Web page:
Following a process of community self-discovery now known worldwide as the Fogo Process, our fishers formed the Fogo Island Co-operative Society, a community-based enterprise on which we built the economy of our island. We built more boats. We built bigger boats. We took over processing facilities abandoned by private enterprise. We built more plants. We sought new markets.

The Fogo Island Co-op has not only survived, it has thrived now for over forty years. When giants in this industry failed, some merged, some sought government interventions, but the Fogo Island Co-op has remained resilient and continues to focus on the future.

This short film by the National Film Board documents the first meeting of this producer cooperative (after the initial coverage showing the teamwork of the fishermen). The NFB played an instrumental role in sharing the stories of the needs of the people in these fishing communities with each other (and now, the world). “Challenge for Change was a program that allowed communities to use film and video to incite social change. By recording people talking about the issues, and then playing those recordings back to the community, everyone was able to get a global view of what the problems were and work together towards resolving them.” (NFB website) By using film media, sharing the community’s collective stories was made possible, and played a significant role in saving these communities from depopulation and eventual resettlement.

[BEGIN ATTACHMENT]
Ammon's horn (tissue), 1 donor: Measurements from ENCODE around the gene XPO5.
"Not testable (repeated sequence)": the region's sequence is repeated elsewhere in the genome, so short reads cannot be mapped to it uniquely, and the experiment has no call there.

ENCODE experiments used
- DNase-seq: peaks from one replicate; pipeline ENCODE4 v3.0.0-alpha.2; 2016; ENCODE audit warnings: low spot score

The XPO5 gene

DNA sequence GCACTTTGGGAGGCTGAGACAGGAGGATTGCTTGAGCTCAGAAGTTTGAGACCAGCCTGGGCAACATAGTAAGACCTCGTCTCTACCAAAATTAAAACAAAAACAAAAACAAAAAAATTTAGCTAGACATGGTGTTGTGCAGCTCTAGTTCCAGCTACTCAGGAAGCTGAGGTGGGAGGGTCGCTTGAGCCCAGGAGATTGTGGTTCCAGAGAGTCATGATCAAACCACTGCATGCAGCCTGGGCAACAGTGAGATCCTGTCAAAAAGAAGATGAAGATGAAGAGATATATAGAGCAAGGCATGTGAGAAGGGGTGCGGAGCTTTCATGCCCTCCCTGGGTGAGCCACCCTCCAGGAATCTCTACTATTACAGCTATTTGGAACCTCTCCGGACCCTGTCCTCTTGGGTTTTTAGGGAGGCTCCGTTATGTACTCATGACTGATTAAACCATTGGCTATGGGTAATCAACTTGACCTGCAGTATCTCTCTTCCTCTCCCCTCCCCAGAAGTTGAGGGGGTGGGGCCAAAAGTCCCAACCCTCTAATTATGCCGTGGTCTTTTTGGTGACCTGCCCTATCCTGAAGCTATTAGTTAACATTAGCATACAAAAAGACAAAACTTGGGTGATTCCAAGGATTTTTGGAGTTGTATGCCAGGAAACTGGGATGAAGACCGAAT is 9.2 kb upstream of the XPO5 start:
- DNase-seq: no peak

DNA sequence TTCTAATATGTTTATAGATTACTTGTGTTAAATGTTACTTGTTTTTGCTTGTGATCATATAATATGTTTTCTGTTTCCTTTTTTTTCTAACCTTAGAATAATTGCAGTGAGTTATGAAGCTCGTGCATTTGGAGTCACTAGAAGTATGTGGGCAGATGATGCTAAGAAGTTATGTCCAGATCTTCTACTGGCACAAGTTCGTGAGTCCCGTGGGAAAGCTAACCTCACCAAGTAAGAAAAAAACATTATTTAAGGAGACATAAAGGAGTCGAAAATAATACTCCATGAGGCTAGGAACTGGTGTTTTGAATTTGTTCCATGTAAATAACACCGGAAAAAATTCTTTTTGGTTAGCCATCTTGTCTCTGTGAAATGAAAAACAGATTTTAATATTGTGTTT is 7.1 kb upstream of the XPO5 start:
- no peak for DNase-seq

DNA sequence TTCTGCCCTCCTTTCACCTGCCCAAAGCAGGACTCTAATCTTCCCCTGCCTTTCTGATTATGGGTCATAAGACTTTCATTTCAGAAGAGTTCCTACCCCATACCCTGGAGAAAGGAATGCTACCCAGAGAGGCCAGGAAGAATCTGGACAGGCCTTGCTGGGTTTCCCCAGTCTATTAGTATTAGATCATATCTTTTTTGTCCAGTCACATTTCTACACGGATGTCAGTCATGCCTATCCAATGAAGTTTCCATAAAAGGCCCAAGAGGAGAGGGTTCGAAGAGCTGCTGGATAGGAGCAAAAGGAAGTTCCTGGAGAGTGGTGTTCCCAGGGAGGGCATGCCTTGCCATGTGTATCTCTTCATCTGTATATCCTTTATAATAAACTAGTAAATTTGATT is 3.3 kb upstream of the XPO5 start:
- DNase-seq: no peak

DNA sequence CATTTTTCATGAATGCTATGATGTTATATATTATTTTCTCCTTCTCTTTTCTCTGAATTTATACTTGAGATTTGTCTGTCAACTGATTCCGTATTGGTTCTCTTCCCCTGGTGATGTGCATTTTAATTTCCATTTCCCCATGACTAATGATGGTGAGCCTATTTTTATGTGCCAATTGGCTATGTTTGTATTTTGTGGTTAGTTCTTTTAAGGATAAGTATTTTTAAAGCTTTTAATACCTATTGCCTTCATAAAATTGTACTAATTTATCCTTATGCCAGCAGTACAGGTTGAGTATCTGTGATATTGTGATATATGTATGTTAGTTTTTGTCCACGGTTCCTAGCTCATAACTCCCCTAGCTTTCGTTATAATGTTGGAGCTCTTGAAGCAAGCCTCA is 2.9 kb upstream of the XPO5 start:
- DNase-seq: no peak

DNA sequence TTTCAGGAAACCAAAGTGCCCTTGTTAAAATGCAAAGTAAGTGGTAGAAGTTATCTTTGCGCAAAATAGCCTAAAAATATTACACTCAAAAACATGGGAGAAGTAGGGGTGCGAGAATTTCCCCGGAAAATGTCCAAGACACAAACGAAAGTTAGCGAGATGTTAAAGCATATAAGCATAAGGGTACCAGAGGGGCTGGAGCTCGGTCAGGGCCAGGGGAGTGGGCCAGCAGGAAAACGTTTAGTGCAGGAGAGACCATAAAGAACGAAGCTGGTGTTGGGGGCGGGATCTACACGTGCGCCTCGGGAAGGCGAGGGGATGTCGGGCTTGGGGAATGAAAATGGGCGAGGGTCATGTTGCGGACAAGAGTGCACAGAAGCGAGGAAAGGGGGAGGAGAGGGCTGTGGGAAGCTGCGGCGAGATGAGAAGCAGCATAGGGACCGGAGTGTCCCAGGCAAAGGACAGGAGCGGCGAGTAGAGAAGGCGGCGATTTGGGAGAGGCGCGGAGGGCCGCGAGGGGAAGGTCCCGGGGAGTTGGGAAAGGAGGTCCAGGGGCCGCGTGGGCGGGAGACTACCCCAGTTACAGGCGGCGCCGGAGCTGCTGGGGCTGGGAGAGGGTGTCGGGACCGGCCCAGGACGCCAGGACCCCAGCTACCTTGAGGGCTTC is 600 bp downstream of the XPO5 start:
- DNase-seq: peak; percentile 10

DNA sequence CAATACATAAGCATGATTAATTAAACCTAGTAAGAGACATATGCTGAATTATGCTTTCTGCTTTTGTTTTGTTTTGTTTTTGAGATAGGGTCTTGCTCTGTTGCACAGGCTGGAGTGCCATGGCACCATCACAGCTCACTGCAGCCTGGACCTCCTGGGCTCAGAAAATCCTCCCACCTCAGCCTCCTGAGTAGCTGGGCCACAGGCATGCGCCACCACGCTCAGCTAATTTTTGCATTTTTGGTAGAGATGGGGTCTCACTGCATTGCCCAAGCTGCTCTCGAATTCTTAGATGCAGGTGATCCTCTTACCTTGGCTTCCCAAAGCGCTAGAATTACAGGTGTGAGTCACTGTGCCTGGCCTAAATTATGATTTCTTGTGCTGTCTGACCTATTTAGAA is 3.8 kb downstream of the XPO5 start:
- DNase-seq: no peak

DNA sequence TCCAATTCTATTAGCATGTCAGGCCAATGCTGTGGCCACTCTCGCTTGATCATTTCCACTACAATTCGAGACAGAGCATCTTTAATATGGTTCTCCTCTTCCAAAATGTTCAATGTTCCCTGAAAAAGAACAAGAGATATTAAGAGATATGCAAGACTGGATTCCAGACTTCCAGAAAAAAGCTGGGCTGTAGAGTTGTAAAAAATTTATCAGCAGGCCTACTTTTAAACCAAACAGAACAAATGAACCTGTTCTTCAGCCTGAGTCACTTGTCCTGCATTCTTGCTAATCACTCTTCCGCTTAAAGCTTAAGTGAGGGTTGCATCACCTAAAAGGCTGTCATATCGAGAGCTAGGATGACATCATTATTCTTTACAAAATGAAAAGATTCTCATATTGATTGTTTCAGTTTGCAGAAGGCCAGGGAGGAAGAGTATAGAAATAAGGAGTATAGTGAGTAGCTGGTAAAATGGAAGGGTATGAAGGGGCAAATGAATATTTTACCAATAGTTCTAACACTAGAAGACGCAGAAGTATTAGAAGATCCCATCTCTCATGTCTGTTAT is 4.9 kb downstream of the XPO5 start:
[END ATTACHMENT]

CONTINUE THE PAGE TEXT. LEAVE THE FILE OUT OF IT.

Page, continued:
The arts continue to have a transforming effect on the inhabitants of Fogo Island.   Now not only is a fishing community sustained by cooperation, but also an arts community is growing with the Fogo Island Arts Corporation. If you are interested in support for artists and powerful sea-architecture this video clip about the Artist Studios in Fogo Island is worth watching. Interestingly, the most recent writer in residence is former Hamiltonian, Sam Martin. Congrats Sam!

So what does this have to do with the Mustard Seed in Hamilton? Unlike the Fogo Island fishermen, we are not looking to create a producer co-op. However, we do recognize the need for a community-based response to the lack of wholesome food options in our downtown. We are proposing to catalyze a change as a collective of Hamiltonians seeking the good of our city, and our own health and happiness. The Fogo Process is inspiring in how it uses the arts to communicate this idea to the broader community. So how can we use the arts (film, photography, perhaps theatre or other visual arts) to reach a broad cross-section of Hamiltonians? This is a call out to filmmakers, artists, writers: will you help us create a vision about local food for all? Perhaps one day they’ll call this the Hamilton Process…

photo: Fogo Island Artist studio: Squish studio